Celebrating our Island Tastes and Art in KapaluaApril 19, 2017, 7:54 AM HST · Updated April 19, 9:48 AM Kiaora Bohlool · 0 Comments
“A big soup for the senses.”
That’s a pretty fitting way to describe one of the most creative annual events on Maui, the Celebration of the Arts at The Ritz-Carlton, Kapalua.
“People can come and whatever their ingredient is, they can satisfy it.”
Event chairman Clifford Nae’ole’s description is even more fitting when you learn about a unique dining event on Saturday, April 15, in its second year at the two-day festival. Known as the Celebration of Island Tastes, it showcased local food from local families, including poke, poi, kalua pig, lu‘au he’e, haupia, kulolo and more.
For instance, Auntie Pearl and her ‘ohana from Keanae provided the haupia and kulolo, which has been passed down for generations,
“The Kulolo, my daughter makes it now,” says Auntie Pearl. “It’s a lot of work. made with taro and coconut milk.”
People paid an entry fee of $25 for visitors, $15 for kama’ãina, then bought scripts, or tickets, to purchase food and drinks. Nae’ole calls it “the county fair comes to The Ritz-Carlton.” Hundreds of people showed up, so many that resort crews had to set up several extra tables.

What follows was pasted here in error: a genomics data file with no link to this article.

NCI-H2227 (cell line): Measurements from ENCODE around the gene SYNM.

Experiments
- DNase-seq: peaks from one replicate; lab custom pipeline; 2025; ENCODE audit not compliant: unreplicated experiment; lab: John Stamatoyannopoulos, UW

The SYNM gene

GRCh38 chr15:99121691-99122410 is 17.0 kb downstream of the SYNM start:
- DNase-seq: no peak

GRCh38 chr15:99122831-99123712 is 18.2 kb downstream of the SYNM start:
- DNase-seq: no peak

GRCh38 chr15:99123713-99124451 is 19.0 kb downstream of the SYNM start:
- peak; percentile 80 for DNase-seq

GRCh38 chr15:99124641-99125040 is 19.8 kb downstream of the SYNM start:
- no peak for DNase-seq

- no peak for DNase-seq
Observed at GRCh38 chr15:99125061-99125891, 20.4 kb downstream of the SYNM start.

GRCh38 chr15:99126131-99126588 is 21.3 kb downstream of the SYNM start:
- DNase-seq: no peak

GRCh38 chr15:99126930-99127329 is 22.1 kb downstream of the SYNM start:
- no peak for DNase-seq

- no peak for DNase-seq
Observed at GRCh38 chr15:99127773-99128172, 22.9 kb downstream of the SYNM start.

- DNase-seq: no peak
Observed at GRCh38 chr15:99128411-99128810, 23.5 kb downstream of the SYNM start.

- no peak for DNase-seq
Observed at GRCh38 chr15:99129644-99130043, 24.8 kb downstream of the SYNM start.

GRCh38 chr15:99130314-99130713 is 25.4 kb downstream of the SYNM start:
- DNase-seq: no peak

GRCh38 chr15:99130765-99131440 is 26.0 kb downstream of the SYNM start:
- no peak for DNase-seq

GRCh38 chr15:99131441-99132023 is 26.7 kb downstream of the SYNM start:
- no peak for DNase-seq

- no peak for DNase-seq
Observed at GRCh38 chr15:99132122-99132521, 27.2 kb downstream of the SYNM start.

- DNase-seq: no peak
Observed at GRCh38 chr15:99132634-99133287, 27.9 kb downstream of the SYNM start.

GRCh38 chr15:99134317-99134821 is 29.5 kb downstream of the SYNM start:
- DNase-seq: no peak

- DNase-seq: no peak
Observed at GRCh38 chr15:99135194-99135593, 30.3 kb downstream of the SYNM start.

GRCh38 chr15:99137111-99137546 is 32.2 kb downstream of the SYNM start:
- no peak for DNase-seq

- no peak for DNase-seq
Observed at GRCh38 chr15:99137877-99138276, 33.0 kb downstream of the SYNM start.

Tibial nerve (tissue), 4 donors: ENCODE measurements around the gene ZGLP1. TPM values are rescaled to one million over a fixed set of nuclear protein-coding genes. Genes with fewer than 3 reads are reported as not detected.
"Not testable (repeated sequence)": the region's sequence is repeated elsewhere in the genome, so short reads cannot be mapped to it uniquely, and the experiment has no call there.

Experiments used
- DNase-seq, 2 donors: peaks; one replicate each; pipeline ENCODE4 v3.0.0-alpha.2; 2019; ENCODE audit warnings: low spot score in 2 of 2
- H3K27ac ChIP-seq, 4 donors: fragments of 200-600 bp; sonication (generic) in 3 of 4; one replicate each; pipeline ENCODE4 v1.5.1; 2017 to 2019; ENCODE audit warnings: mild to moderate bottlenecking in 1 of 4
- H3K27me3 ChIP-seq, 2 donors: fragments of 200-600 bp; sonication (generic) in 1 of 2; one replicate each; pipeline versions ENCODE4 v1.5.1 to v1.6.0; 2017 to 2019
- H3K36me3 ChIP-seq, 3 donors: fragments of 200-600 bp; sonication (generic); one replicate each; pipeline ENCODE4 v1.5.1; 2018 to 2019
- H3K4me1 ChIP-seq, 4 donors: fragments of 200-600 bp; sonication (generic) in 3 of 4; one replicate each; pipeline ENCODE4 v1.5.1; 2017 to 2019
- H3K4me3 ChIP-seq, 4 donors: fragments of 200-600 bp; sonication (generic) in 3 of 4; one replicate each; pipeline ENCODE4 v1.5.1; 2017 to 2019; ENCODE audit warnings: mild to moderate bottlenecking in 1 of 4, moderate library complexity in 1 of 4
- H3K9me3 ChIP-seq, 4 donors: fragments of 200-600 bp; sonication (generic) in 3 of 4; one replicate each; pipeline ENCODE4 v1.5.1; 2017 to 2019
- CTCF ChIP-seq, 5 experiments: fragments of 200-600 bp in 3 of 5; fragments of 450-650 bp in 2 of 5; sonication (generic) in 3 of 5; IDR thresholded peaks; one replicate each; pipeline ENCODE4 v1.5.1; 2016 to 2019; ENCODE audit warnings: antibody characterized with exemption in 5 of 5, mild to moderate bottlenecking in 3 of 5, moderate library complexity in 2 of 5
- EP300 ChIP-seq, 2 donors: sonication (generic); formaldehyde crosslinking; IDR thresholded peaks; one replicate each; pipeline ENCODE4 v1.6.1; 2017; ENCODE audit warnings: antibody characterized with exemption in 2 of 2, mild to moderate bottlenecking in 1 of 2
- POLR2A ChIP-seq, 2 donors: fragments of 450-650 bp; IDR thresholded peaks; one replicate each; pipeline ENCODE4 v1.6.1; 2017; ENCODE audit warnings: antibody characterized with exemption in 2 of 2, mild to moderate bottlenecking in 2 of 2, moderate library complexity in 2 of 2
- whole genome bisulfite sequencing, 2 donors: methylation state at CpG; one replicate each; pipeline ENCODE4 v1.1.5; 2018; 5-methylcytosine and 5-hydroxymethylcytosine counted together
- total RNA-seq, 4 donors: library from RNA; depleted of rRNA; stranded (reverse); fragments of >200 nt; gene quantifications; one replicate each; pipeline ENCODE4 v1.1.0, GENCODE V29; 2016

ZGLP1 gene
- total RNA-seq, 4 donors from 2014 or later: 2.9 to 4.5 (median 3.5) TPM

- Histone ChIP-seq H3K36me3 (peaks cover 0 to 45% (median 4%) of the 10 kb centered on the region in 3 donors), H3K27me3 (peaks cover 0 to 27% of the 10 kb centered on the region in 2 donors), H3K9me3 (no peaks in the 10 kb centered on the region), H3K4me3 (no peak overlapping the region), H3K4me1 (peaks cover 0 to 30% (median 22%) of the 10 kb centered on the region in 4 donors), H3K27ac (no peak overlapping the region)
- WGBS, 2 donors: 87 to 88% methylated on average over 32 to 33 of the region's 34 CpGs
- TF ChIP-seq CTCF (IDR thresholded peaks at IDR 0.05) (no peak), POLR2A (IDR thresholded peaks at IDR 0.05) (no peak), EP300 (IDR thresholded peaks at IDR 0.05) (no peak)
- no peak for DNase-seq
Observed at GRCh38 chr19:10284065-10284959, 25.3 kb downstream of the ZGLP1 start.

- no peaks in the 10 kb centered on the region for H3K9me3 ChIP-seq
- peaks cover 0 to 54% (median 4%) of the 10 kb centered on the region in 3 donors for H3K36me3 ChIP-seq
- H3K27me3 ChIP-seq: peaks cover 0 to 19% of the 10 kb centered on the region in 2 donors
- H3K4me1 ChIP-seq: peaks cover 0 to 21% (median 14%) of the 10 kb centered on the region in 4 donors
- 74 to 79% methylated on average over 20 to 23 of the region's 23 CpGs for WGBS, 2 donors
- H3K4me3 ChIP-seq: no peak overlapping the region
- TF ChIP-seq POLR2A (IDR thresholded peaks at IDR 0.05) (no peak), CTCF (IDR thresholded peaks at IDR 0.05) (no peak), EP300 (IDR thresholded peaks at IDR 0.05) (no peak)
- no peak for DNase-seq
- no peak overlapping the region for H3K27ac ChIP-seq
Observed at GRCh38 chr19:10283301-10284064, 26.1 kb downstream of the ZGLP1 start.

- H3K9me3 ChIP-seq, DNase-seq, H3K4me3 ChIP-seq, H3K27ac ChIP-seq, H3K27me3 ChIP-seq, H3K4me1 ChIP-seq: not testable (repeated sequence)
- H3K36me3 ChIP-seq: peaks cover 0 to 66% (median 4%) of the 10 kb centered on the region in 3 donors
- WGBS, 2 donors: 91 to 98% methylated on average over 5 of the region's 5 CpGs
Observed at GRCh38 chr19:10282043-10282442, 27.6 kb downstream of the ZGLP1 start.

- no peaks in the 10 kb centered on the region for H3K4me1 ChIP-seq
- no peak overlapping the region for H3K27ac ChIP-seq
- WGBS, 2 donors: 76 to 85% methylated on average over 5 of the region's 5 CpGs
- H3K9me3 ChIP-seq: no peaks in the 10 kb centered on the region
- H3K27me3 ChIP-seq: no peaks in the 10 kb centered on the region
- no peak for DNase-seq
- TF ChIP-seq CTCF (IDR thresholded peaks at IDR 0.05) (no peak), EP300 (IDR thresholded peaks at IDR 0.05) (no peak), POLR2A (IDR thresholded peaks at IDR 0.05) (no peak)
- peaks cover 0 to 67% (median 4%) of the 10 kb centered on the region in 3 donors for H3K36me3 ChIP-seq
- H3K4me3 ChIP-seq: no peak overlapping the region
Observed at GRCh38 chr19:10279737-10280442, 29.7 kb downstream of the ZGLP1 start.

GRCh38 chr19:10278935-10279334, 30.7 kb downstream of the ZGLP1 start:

Nae’ole has been involved with the festival since it began, 25 years ago! He’s served in a leadership role for two decades.
“I’ve had the pleasure of watching the Celebration of the Arts Festival grow and evolve over the past 25 years since its inception in 1992,” says Nae’ole, who is also Cultural Advisor at The Ritz-Carlton, Kapalua. “Now a quarter of century later, we are proud to be able to continue to honor our native Hawaiian culture and instill that same appreciation and respect in our resort guests and island locals.”
The festival convened Hawaii’s most reputable artisans, educators, cultural practitioners, speakers and entertainers between April 14 and 16, 2017.
The theme for the 2017 event was “Wahi Mahalo…A Universal Thank You” in honor of the milestone anniversary. The festival prides itself in giving both visitors and locals the opportunity to experience authentic Hawaiian culture through various creative activities and intellectual forums.
Along with culinary arts, festival participants enjoyed traditional Hawaiian oli (chants), music, hula, cultural ceremonies, hands-on art demonstrations, informative speaker panels, historic films and impromptu performances that reflect upon the spirit of Aloha that the islands are known for.
The “Celebration of Island Tastes” wrapped up all those festivities, bringing together the foods of traditional Hawai‘i and the contemporary cuisine of local families.
Nae’ole says what he loves most about the event, even after all these years, is hearing so many “Alohas” in the hallways.
“It is about the camaraderie; no matter where they’re from, they have smiles on their faces,” he explains. “To see everyone from all walks of life enjoying themselves.”